If you've been keeping up with fashion month, you might have learned that, recently, the two biggest and most important fashion luxury conglomerates LVMH and Kering, announced they had agreed to ban size zero models from their brands' respective catwalk shows. (Namely, Louis Vuitton, Givenchy and Christian Dior, for the former; and Saint Laurent and Balenciaga, among other houses, for the latter).
Christopher Kane SS2018 show. Christopher Kane is part of Kering's portfolio of fashion labels. (Photo: Christopher Kane)
As much as it may seem like a major move, this won’t change things too much for designers and manufacturers. With the final major fashion week in progress (Paris), the real impact of the ‘ban’ is yet to be seen. However, it does bring to mind the reevaluation of what kind of sizing system works best for your manufacturing needs and your customers.
The sizing system you choose can greatly affect how your customers see your brand and it has an impact on your production costs.
But, does this mean sample sizes have to be made now to fit “real women”? Not exactly. The charter published by the companies bans sizes 32 for women and 42 for men and explains that sizes 34 and 44 and up for women and men, respectively, will be accepted. Size 32 in France corresponds to size 0 in the United States.
Regardless of the implications of the 'ban,' the size debate is indeed always a concern. It can greatly affect how your customers see your brand and it has an impact on your production costs. According to expert Oliver Knack of In Touch Quality, the fabric cost is the majority factor in the total cost of the garment, somewhere around 70–80%.
“On that basis,the more fabric required, the more expensive the samples will be. It depends on how many samples are being produced — the higher the quantity, then the bigger the impact on cost,” says Knack.
This has long been one of the excuses of many brands for not embracing plus size clothing and limiting their size range. And depending on the system you choose for sizing, it can be more or less complicated to manufacture garments, especially when it comes to selecting a factory that can cater to your needs.
Many retailers have changed to what is known as “alpha sizing.” A less accurate system of ‘small,’ ‘medium’ and ‘large,’ instead of the numerical sizes ranging from 0 to 16, etc.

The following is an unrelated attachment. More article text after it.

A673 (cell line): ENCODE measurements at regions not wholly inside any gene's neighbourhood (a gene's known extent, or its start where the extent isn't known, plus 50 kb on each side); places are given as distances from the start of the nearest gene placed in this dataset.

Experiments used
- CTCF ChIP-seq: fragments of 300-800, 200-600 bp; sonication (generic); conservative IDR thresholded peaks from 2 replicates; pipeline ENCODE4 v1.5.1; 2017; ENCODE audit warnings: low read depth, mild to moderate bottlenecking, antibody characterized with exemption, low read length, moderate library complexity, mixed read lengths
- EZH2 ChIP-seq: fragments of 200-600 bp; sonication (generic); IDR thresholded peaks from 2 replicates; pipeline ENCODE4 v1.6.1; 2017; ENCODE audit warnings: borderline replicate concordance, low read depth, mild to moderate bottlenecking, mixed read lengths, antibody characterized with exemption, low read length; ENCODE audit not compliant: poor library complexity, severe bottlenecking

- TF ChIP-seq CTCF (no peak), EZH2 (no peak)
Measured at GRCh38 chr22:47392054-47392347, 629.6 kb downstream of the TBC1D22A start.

Now many high-end designers are opting for this sizing system as well, combining two or three numerical sizes into a single letter size.
With Techpacker’s measurement cards setting up sizing charts and measurements for your garments is very easy. There is the option for numerical or alpha. You can change which is your samples size literally with a single click, so any further ‘size bans’ are super easy to handle.
Also it is very easy for factories or team members to track the changes made on a tech pack. So there is no miscommunication if your measurements need to be adjusted.
Now that you know that Techpacker has got you covered with the sizing, it's time to weigh in the pros and cons to see what is best for your brand and its customers:
You cater to men. Now that men shop more on their own, they tend to prefer this system as it is simpler than going through a broad range of numbers.
The brand is closer to 'casual' or 'relaxed styles' For instance, if your brand utilizes mostly stretchy fabrics, loose cuts or is on the lower end, you might not need to have such specific sizing.
You need to simplify production. With fewer different-sized items to manufacture, there is simply less hassle and garments to handle.
You want to streamline online shopping. It can help prevent size confusion and returns as there is less choice for sizes. But the fit might be less accurate and frustrate shoppers.
Create a positive psychological effect. As designer Michelle Smith said to the Wall Street journal “customers are happier to purchase an item if its sizing makes them feel slimmer. If customers have to go down a size, she explained, “they are not going to be upset. They feel skinny. If they have to go up the other way, they may not be too pleased.”
The fit is a priority. Evidently, it depends on your specific customer and the style of clothing you offer. For instance, if you rely on tailoring, or are more on the high-end formal wear side, you might need a more accurate system for a better fit.
You work with specific body types. Plus, petite, tall, etc. This sizing needs precision, especially because your customer already doesn’t fit the standard sizes.
You need consistency. Once your customer has identified the size of your range that suits him or her they will likely buy similar garments in that size. Alpha sizing — just as numerical sizing— can vary from brand to brand and even from garment to garment, your one XS may be somebody else’s M. Your pair of size 10 jeans should be the same as a pair of size 10 formal trousers. If this is important to your customer, alpha might not be right for you, or at least for a certain part of your range. You may have t-shirts in S-M-L but perhaps certain dresses or jackets, for example, will work better with numerical size.
Related: Top Tips To Write Measurement Specs